Compliance with the Commonwealth Child Safe Framework and measures to improve compliance

DFAT meets the requirements under the Commonwealth Child Safe Framework. We are updating our safeguards policies, including our Child Protection Policy, and accompanying guidance material to ensure they are current. DFAT ensures compliance with the policies through awareness raising and mandatory training, independent assessments of designs and reviews, regular risk discussions with partners, internal audits, and due diligence assessments of partners.

Child safety initiatives undertaken in the reporting year

DFAT undertook several child safety initiatives in the 2022-23 financial year.

During National Child Protection Week we provided information on child protection to Australia's global network of diplomatic missions to raise awareness of child abuse and neglect. As part of this, staff were reminded of mandatory reporting and made aware of DFAT's child protection training courses.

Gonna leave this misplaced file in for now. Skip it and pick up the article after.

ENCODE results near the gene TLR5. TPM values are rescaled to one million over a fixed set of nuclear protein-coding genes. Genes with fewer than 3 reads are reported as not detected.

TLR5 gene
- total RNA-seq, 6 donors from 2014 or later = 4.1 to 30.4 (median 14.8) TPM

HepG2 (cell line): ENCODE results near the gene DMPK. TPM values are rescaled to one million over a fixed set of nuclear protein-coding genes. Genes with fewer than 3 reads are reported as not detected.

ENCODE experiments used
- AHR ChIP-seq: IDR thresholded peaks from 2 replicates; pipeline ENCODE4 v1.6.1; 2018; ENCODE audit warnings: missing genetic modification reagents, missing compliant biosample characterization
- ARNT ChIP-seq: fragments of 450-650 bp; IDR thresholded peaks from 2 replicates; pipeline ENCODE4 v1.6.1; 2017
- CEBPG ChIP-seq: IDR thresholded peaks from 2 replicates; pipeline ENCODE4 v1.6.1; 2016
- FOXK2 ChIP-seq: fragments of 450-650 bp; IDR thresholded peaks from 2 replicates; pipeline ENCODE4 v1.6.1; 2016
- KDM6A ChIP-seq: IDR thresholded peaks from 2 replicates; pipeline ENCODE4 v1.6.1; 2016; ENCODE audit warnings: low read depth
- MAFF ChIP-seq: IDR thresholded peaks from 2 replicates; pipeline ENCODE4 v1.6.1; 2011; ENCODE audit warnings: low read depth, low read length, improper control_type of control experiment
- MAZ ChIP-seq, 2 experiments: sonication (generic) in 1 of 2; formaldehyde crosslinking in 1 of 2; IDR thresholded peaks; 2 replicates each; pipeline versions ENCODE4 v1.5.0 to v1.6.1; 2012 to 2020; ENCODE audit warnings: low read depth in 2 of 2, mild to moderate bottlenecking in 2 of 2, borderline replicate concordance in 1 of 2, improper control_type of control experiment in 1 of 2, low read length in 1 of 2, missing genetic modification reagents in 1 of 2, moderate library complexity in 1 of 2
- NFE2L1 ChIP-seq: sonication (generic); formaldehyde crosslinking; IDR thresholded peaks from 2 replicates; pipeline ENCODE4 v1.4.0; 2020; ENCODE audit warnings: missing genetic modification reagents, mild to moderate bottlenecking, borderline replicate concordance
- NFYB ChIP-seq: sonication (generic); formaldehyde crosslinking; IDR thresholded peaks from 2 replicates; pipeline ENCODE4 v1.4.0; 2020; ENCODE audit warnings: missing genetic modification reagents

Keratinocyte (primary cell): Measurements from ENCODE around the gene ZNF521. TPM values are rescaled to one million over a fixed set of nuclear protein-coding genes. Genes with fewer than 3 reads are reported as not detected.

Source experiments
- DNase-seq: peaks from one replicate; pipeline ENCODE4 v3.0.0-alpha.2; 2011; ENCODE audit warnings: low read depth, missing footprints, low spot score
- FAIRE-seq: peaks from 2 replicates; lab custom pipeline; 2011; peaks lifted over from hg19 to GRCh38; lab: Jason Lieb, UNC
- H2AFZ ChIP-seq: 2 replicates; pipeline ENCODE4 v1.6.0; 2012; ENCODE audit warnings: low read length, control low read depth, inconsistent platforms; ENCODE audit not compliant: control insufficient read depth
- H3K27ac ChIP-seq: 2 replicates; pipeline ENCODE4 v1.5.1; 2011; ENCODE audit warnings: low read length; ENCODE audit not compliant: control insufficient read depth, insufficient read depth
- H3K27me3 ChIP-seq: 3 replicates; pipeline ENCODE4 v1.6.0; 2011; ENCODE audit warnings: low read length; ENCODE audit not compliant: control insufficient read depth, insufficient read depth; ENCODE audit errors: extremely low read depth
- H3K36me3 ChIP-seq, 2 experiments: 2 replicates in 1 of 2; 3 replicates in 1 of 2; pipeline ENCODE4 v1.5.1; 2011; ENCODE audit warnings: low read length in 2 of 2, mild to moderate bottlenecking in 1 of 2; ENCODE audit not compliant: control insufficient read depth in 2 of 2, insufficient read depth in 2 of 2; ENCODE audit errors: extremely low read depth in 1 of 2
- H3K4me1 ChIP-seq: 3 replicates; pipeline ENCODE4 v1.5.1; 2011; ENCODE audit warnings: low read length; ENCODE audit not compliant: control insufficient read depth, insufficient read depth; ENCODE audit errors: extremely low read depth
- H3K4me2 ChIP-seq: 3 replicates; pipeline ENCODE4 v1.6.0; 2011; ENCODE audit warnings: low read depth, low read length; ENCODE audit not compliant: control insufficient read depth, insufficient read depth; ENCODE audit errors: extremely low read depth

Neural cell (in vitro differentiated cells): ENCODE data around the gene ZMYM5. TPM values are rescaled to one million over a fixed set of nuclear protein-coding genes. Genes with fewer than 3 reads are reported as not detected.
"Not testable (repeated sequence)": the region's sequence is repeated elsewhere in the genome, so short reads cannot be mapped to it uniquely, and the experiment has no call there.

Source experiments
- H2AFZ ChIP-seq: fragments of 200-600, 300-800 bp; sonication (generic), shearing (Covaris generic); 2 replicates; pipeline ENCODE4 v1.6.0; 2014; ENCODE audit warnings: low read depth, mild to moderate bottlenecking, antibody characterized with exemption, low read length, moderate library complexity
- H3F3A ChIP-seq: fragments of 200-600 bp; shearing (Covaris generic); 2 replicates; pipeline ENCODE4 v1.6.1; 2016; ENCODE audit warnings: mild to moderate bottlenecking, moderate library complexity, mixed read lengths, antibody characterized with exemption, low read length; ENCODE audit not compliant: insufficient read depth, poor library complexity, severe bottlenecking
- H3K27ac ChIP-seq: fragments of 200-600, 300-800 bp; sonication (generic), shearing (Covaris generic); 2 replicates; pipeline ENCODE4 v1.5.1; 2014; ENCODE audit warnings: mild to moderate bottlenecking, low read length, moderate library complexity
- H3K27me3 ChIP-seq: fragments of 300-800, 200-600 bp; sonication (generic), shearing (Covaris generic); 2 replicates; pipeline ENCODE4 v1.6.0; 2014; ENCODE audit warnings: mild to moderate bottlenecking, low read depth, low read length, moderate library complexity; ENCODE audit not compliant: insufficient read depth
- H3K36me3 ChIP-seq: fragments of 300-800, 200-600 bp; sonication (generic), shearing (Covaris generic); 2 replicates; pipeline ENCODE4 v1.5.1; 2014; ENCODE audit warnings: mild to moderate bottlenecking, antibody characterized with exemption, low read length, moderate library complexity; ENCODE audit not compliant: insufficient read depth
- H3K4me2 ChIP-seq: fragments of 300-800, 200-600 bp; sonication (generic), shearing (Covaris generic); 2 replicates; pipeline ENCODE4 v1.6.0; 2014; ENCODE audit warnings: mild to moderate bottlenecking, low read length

Foundation level child protection training was provided to 899 DFAT staff, up from 323 in 2021-22, and practitioner level training to 93 staff (105 in 2021-22) whose work potentially involved more direct engagement with children.

DFAT managed 48 child protection incidents relating to DFAT business in 2022-23 (up from 43 the previous year). Experience from these notifications was used to improve our understanding and handling of child protection issues and to strengthen our training.